2036 words (5.8 pages)
- Character Development in Mary Shelley's Frankenstein In any novel the author is free to create and shape their characters in whatever way they see fit. In Frankenstein, Shelley does an excellent job of shaping her characters, be it however minute their part in the story, so that the reader gets a clear picture of Shelley's creations. It seems that each character in Shelley's Frankenstein is created by Shelley to give the reader a certain impression of the character. By doing this Shelley creates the characters the way she wants us to see them.... [tags: Frankenstein Mary Shelley Essays]
1648 words (4.7 pages)
- The romantic period flourished during the eighteenth century, and differed from the literary period that preceded it, which was more rational. Romanticism on the other hand, relied more on the imagination, and reflected readers own internal conflicts and desires. A key characteristic of the historical period was the romantic narrative, where the speakers were indistinguishable from the authors themselves. People found themselves finding sublime meanings all throughout romantic literature helping their writers to get their messages across.... [tags: Romanticism, Mary Shelley, Narrative]
1450 words (4.1 pages)
- Finding Virtue in Frankenstein Virtue is found at the margins of society more often than at its center. In Frankenstein, the novel by Mary Shelley, the monster exemplifies virtue to a greater extent than his creator, Victor Frankenstein. Shelley's creature is an isolate of great sensitivity, kindness, and insight. Contrary to James Whale's 1931 film, Frankenstein, which portrays the creature as a lumbering dolt, Shelley's monster was modeled on Rousseau's notion of humanity as the "noble savage".... [tags: Frankenstein essays]
812 words (2.3 pages)
- In Frankenstein, Mary Shelley uses the motif of monstrosity to convey the theme that a person’s outward appearance is not what makes them a monster but rather their actions or inactions that classify true monstrosity. Despite the fact that the monster Victor Frankenstein creates is a literal example of monstrosity in the novel there are many parts that give meaning to monstrosity within character’s actions. Although Victor appears normal, since he is human his ambitions, secrets, selfishness, and inaction makes him a monster himself.... [tags: actions, appearance, acceptance]
808 words (2.3 pages)
- Is Frankenstein a man, whose ambition led to a disaster; or a monster, which created a life with disregard for the human race. Frankenstein, in my opinion, was the monster not the life that he had created. Frankenstein never admitted to his family what he had done, never admitted responsibility for his actions. He might as well have killed Elizabeth, William, Justine, and Clerval with his own hand. The so called “Monster” only wanted companionship; he did not want to murder those people. The circumstances forced him to commit murder.... [tags: The Monster's Identity]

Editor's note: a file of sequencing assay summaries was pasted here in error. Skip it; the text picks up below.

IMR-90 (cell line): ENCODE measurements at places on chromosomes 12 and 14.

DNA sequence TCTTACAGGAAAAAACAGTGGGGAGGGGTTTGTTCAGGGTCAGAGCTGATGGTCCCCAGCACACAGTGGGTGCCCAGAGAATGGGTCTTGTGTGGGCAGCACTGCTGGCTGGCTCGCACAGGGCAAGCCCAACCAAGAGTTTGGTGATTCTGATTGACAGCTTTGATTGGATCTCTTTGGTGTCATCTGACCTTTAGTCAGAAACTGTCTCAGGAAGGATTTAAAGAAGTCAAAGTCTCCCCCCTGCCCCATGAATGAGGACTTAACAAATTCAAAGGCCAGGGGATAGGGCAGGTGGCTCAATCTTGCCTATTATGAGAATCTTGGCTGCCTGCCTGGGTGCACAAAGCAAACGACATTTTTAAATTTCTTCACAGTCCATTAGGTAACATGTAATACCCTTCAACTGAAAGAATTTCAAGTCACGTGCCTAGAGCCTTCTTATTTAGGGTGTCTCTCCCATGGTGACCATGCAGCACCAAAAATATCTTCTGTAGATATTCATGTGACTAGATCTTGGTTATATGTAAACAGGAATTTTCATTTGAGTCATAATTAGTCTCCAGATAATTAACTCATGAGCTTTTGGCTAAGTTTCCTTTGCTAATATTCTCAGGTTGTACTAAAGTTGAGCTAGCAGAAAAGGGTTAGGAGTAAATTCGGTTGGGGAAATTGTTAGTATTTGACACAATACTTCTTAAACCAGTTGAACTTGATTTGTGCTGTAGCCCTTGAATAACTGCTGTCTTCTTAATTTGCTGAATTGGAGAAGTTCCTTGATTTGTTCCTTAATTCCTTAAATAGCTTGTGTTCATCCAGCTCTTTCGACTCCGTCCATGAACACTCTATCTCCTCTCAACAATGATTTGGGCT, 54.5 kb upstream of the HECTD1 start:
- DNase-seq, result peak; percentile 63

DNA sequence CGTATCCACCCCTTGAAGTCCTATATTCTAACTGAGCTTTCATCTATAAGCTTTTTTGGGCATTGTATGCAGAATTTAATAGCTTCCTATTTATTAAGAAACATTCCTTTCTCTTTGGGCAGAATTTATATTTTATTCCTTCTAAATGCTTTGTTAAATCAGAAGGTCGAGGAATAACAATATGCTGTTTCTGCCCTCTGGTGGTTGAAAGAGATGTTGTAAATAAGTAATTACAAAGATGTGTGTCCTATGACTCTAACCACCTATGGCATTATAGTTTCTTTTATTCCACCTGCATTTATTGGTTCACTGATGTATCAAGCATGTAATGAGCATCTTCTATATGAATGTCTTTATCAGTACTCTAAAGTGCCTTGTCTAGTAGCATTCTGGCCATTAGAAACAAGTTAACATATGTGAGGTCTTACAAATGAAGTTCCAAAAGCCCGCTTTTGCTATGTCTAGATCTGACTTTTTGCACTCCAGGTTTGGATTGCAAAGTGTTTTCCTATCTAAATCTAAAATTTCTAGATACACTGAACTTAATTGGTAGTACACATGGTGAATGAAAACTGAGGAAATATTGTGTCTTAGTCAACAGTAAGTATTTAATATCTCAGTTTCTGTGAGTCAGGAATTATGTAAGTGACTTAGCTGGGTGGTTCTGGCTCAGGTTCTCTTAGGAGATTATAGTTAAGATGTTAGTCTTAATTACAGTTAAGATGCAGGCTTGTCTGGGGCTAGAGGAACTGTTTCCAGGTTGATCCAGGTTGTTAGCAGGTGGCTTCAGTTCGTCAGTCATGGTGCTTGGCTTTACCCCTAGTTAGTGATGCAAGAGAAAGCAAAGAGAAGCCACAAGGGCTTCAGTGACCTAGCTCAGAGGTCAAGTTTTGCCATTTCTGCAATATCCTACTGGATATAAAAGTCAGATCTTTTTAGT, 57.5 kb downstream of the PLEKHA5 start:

1128 words (3.2 pages)
- ... On Victor’s last and darkest day the element of nature is brought into the scene suggesting the importance nature plays within the novel. Despite the monsters deformities and seclusion from society, nature is able to lift his spirits and bring him hope for a better future. Nature has the same healing effect upon the monster as with Victor, “…spirits were elevated by the enchanting appearance of nature; the past was blotted from my [his] memory, the present was tranquil, and the future gilded by bright rays of hope and anticipations of joy” (Shelley 99).... [tags: victor, creature, parallels]
1239 words (3.5 pages)
- Frankenstein is usually classed as a gothic novel. It fits into the gothic tradition, purely because it contains typical features of the gothic genre, such as: Fear, The supernatural, Terror, and Tragedy. It also features exploration of what is forbidden and the dark side of the human psyche; these were often explored by gothic authors, as they were interested in them. Frankenstein fits into this tradition well. Mary Shelley’s ideas came to her in a short stay in Switzerland. It was raining and herself and her friend, Lord Byron, had thought up of having a competition to see who could write the best ghost story.... [tags: Free Essay Writer]
3920 words (11.2 pages)